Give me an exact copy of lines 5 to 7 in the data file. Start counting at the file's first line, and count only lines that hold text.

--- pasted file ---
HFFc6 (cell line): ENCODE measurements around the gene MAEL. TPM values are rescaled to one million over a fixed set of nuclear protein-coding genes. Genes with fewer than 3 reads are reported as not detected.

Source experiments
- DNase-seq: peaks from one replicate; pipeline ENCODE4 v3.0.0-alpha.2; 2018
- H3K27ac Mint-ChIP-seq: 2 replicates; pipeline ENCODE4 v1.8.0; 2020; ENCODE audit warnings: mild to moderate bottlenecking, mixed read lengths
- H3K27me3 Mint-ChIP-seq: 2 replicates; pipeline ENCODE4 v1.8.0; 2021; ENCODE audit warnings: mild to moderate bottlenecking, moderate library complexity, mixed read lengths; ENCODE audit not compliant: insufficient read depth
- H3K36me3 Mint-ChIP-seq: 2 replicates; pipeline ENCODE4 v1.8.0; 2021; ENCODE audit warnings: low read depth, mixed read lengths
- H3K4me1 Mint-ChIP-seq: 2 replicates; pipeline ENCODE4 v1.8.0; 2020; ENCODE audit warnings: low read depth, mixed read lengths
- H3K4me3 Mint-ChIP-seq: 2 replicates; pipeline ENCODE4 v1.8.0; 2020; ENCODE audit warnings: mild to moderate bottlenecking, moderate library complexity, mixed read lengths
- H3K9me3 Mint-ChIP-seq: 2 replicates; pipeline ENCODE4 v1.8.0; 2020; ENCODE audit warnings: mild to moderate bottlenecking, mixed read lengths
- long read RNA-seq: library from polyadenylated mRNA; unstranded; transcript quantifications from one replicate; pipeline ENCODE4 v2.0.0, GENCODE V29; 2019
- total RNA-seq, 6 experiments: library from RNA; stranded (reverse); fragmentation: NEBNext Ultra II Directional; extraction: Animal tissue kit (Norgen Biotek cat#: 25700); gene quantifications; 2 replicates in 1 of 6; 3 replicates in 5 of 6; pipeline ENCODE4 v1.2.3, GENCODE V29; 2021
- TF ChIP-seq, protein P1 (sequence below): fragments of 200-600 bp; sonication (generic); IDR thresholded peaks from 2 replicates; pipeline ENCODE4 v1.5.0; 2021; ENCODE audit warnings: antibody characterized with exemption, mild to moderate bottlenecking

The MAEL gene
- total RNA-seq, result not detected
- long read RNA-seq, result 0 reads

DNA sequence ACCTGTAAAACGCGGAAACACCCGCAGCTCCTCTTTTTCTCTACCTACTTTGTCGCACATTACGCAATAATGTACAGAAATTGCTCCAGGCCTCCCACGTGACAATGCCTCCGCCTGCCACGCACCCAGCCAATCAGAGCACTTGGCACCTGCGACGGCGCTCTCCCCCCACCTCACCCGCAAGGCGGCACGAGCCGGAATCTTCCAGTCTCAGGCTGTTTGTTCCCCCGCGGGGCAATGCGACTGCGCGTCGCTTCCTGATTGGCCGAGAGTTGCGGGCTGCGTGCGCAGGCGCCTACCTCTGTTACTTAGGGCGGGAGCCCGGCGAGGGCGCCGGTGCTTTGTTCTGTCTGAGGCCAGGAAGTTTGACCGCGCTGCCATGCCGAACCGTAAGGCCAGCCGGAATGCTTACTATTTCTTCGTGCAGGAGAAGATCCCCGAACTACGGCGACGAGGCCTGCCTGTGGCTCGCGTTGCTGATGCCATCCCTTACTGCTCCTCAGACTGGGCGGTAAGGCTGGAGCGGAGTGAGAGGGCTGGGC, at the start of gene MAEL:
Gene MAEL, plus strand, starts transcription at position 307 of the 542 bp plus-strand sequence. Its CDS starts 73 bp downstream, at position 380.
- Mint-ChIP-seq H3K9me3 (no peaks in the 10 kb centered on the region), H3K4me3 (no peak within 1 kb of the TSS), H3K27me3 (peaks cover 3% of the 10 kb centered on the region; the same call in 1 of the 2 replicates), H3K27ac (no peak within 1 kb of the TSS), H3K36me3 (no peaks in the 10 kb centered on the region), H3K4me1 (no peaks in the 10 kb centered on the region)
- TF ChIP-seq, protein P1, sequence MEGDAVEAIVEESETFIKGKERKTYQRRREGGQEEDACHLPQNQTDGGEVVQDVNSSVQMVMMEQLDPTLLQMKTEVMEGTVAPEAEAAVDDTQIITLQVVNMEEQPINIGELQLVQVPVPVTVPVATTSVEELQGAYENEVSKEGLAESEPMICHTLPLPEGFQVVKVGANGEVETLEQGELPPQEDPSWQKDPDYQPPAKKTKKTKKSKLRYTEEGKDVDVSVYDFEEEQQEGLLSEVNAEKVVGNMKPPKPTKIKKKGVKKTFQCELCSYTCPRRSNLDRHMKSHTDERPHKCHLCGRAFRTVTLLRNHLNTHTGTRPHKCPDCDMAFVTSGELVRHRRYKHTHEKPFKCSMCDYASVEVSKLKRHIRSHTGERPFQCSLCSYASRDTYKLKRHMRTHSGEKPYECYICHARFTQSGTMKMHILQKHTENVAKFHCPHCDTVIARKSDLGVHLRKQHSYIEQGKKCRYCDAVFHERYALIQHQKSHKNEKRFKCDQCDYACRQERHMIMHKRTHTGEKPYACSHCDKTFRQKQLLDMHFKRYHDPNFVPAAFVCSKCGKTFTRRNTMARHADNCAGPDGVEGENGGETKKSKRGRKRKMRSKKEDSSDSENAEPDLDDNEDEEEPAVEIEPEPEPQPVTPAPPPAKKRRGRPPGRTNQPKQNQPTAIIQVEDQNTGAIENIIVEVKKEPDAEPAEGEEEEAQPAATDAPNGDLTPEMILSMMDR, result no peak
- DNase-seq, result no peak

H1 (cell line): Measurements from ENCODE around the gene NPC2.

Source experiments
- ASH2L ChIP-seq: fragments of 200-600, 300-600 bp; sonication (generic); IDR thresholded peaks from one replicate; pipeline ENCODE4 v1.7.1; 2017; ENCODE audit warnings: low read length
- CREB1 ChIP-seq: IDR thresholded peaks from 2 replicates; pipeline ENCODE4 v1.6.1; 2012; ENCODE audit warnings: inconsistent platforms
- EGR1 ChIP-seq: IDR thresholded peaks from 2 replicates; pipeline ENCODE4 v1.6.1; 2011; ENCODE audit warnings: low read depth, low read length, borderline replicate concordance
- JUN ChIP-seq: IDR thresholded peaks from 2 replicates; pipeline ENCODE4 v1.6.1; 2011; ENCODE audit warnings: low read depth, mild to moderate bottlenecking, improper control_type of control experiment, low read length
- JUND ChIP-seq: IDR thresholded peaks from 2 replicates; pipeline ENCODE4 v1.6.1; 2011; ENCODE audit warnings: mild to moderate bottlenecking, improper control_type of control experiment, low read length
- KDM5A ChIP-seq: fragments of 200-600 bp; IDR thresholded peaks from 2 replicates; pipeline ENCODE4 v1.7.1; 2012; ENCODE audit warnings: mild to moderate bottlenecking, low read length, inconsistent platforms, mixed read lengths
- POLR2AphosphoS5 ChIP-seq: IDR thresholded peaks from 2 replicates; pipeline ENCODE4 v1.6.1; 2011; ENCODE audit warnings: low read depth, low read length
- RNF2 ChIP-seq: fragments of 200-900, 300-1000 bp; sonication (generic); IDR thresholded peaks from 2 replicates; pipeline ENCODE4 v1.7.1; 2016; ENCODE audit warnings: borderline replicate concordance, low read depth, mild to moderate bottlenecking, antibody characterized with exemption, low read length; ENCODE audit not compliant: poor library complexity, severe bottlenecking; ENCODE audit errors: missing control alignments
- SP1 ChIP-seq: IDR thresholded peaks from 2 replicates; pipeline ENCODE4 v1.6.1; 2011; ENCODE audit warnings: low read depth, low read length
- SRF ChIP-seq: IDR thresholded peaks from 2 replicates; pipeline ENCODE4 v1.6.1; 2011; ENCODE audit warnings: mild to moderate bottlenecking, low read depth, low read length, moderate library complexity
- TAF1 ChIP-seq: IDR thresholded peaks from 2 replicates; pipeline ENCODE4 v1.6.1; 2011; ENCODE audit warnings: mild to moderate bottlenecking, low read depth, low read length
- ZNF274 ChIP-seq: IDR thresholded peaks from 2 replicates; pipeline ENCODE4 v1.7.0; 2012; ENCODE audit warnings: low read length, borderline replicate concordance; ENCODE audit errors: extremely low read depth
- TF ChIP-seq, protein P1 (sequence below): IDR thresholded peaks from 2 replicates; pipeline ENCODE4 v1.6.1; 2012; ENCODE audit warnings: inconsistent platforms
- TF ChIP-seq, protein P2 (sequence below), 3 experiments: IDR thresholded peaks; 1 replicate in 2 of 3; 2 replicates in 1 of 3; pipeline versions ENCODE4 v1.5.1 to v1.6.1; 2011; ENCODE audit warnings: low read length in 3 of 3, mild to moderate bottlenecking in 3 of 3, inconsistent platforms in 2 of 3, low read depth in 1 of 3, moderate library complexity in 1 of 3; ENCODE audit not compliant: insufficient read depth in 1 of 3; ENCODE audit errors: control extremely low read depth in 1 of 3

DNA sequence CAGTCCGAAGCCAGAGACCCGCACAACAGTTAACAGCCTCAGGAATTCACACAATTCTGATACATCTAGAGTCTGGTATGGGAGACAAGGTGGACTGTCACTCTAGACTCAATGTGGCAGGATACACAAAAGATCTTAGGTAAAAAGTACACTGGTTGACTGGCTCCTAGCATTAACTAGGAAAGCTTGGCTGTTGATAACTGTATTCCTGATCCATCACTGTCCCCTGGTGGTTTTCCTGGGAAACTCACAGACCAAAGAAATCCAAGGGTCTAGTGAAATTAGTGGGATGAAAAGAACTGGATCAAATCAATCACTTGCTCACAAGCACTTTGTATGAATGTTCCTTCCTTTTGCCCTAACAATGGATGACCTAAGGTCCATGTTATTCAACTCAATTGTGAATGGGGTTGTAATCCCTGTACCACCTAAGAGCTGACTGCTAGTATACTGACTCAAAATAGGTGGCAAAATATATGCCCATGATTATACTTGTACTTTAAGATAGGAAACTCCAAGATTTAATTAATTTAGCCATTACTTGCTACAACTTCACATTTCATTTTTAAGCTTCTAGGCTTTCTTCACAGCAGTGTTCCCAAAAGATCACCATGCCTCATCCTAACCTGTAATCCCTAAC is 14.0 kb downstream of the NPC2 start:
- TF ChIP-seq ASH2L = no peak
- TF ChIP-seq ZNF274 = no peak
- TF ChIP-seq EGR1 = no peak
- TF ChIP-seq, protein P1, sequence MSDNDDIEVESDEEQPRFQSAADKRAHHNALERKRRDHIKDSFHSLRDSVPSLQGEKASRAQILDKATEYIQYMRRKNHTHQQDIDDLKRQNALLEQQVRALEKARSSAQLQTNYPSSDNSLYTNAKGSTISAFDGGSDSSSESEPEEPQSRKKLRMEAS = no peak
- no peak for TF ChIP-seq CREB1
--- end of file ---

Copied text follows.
- H3K27me3 Mint-ChIP-seq: 2 replicates; pipeline ENCODE4 v1.8.0; 2021; ENCODE audit warnings: mild to moderate bottlenecking, moderate library complexity, mixed read lengths; ENCODE audit not compliant: insufficient read depth
- H3K36me3 Mint-ChIP-seq: 2 replicates; pipeline ENCODE4 v1.8.0; 2021; ENCODE audit warnings: low read depth, mixed read lengths
- H3K4me1 Mint-ChIP-seq: 2 replicates; pipeline ENCODE4 v1.8.0; 2020; ENCODE audit warnings: low read depth, mixed read lengths